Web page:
By Ben Phillips, a Summer 2020 CLC intern
In light of the ongoing COVID-19 pandemic, each new Election Day presents a new stress test that should help avoid an election disaster in November—if state and federal governments learn from these primaries and plan accordingly.
When it comes to safe and accessible elections, Tuesday’s primary in Kentucky was a mixed bag.
Ahead of Tuesday’s primary election in Kentucky, there were reports that the number of polling places had been cut from 3700 to 200 and that there would be only one polling location in each of the state’s largest cities. While the election was less of a debacle than was widely feared (and went more smoothly than the recent disaster in Georgia), there was still plenty that the state needs to change and get right for November.
Two lessons from Tuesday’s primary in the Bluegrass state:
Vote by mail works—and should be expanded
In April, a bipartisan agreement was reached between Kentucky’s Republican Secretary of State Michael Adams and Democratic Governor Andy Beshear. The state allowed any Kentucky voter to request an absentee ballot and vote by mail. Previously, absentee voting was only available to voters who met certain requirements. As a result of the expanded mail voting, over 883,000 absentee ballots were requested and over half had already been returned as of Monday.
Widely available, no-excuse absentee voting is an obvious way to make voting easier and safer, particularly amid ongoing concerns related to COVID-19. Kentucky’s expansion of absentee voting to all registered voters is a step that all states should take, and voters’ widespread participation shows it works.
Kentucky’s mail-in voting wasn’t completely without issue, however. There were reports of voters throughout the state who had requested a ballot not receiving one, and confusion for some about when their ballots had been counted once they mailed them in.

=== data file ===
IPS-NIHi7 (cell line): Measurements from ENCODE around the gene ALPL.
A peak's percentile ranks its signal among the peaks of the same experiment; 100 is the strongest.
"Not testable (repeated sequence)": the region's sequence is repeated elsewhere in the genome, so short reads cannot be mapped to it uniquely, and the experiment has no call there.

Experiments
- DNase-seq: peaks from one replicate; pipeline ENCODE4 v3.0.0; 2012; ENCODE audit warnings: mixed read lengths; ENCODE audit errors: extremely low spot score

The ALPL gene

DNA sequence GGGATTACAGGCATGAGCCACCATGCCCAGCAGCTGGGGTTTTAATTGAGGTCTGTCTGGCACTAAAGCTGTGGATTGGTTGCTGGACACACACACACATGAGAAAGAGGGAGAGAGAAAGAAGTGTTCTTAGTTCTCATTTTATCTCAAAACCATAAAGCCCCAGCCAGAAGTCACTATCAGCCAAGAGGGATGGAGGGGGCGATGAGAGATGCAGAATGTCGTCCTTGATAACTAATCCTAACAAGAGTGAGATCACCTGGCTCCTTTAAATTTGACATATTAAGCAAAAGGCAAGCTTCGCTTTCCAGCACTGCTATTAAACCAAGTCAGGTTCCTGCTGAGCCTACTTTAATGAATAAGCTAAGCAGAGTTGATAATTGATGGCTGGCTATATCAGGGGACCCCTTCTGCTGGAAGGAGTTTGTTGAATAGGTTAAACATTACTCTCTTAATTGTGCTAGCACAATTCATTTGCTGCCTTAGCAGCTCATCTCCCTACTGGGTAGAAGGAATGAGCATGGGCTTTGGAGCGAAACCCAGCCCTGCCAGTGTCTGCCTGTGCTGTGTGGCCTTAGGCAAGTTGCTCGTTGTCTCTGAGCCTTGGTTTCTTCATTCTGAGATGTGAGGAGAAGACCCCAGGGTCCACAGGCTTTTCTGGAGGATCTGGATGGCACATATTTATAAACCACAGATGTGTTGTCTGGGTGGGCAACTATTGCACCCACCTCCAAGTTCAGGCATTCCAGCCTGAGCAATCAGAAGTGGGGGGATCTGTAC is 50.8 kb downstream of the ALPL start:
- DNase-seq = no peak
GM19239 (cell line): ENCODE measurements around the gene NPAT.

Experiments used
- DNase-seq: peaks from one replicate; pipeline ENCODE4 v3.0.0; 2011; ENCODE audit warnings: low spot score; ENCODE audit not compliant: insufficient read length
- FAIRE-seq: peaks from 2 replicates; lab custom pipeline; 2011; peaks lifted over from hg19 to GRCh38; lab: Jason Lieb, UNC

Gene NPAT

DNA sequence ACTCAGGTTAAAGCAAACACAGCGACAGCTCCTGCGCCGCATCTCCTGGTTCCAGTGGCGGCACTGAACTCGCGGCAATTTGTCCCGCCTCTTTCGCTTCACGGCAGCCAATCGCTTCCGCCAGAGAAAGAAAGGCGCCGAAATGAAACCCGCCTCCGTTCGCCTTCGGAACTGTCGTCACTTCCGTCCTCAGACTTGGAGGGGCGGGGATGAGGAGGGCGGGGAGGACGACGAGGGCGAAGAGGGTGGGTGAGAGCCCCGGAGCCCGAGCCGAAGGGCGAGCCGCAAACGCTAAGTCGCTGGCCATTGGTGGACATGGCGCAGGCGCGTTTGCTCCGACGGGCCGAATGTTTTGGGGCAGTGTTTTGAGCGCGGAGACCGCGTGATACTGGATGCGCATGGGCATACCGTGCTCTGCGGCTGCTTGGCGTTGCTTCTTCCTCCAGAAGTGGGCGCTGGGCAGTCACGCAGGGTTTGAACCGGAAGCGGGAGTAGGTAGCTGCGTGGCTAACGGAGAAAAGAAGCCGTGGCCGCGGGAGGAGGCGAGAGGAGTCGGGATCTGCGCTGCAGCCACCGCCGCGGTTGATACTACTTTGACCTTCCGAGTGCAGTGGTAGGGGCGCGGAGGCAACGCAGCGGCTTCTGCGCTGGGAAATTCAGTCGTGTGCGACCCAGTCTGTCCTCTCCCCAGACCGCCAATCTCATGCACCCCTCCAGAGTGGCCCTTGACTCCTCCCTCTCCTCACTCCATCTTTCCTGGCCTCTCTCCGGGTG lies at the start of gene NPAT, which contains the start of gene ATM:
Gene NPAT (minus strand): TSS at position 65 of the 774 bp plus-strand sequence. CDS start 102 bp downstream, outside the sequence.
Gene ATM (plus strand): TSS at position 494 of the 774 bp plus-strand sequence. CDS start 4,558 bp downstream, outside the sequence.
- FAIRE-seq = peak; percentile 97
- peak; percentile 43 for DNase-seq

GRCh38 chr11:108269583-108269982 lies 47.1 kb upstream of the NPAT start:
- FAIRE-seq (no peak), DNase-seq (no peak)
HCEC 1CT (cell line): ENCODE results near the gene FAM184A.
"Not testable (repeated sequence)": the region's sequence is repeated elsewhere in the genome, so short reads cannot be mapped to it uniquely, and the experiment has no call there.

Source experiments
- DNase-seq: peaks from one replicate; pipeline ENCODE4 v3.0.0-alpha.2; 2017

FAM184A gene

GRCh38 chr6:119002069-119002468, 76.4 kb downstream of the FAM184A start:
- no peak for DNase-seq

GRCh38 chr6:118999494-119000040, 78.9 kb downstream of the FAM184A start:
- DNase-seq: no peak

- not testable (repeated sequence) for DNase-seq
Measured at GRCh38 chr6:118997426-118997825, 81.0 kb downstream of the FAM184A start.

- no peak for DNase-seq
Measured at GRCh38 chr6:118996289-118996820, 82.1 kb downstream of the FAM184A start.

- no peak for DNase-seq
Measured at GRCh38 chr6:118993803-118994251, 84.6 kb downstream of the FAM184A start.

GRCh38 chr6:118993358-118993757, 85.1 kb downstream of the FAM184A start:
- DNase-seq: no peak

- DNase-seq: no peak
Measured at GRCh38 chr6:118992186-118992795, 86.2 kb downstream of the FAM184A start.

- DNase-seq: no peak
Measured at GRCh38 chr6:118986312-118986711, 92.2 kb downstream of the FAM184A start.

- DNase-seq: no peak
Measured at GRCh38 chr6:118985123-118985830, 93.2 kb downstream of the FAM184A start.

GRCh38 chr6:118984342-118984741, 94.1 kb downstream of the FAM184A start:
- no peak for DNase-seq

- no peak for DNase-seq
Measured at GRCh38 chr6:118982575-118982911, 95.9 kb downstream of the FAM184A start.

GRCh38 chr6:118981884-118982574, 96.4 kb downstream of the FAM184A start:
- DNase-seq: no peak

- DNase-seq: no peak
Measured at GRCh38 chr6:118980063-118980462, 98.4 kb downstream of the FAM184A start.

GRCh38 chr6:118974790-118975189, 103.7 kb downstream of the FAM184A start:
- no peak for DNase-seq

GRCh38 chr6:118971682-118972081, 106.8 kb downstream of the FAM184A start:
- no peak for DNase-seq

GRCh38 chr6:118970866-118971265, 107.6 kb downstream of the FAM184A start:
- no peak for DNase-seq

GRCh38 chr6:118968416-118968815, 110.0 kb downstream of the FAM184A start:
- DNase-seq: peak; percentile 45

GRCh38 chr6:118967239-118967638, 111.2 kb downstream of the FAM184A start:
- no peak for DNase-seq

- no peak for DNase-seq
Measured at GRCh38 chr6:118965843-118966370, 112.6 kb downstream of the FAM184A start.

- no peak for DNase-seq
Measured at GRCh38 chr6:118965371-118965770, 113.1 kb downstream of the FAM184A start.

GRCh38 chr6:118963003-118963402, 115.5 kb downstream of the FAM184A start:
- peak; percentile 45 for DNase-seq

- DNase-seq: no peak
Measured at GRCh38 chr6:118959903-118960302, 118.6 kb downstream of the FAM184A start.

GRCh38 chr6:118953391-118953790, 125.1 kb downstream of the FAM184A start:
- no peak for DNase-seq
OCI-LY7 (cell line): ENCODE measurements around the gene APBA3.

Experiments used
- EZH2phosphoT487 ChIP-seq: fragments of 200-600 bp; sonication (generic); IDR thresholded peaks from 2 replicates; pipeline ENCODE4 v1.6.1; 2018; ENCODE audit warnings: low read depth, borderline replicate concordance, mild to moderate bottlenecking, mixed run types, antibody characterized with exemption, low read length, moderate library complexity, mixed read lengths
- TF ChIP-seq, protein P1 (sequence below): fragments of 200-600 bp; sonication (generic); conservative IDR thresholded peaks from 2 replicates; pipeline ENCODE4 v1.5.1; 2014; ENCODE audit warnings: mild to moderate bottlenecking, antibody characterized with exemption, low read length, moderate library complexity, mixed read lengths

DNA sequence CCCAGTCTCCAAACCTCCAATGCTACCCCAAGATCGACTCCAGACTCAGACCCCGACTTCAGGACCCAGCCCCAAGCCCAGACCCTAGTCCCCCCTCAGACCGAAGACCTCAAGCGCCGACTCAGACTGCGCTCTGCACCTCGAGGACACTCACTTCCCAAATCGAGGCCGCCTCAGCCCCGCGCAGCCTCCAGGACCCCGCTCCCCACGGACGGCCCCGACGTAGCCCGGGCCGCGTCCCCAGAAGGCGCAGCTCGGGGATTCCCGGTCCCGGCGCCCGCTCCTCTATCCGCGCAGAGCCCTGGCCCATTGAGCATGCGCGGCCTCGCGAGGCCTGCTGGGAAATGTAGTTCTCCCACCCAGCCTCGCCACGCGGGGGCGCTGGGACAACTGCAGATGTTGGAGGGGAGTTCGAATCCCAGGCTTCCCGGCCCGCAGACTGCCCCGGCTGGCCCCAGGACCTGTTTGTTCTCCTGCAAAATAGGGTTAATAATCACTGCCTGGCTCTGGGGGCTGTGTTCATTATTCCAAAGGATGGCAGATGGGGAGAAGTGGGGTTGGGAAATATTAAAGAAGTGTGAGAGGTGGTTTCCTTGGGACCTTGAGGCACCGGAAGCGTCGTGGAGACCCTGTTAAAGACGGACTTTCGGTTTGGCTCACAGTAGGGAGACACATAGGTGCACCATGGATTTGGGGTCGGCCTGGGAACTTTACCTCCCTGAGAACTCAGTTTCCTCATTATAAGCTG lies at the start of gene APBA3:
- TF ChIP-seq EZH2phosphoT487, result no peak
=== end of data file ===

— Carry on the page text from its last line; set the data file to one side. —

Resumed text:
Increased voter education, clear communication from local and state election officials, and appropriate time and opportunity to request a new ballot would help address these issues and ensure that voting by mail is as safe and reliable as possible.
Polling locations must be prepared to meet demand
Citing health concerns and a lack of poll workers, Kentucky drastically reduced the number of polling locations throughout the state. The number of polling centers was cut by 95%, and there was only one polling location for each of the state’s two largest counties, where over half the state’s Black population lives.
In the days leading up to the election, a bipartisan effort by state lawmakers to force additional polling places to open failed in federal court. A federal judge declined to issue an order that would have required additional polling locations, citing widely available absentee ballots and early voting as sufficient to address any constitutional issues.
While widespread mail-in and early voting helped prevent overcrowding of in-person voting centers on Election Day, the facilities available were not sufficient.
Though lines were manageable throughout the day, traffic congestion—particularly around Louisville’s only polling center—caused significant delays. There were multiple instances of voters waiting in hourlong lines to park their cars at the polling site before being able to enter the building. Minutes before the polls closed at 6pm, voters continued to stream into voting centers, while poll workers called out that they should quickly get in line.
The campaign of Kentucky Senate candidate Charles Booker sought a court injunction to keep polls open until 9 p.m., citing concerns that traffic and crowded parking lots were keeping voters from the polls. A judge allowed just a 30-minute extension to allow voters already outside the building to vote before the doors were locked again at 6:30 p.m.
Voters should not be made to wait in their cars in the parking lot for hours to vote, and those present at the voting center before polls close should be able to vote without needing a court to step in. Having enough polling locations with appropriate numbers of trained staff, is essential, particularly in large cities like Louisville and Lexington.
With most wait times topping out at one-to-two hours rather than four-to-five as was the case at some locations in Atlanta during Georgia’s recent primary, the election in Kentucky can be considered a moderate success. But as the state (and the country) look toward November, election officials must do more to prepare.
Expanding access and education around vote-by-mail, and adequately staffing a sufficient number of voting locations will go a long way toward ensuring a safe, fair, and democratic election.
The widely shared images of desperate voters banging on locked polling center doors in Louisville should be a call to action: the American people want to vote, and governments should respond with keys, not shut the door in their face.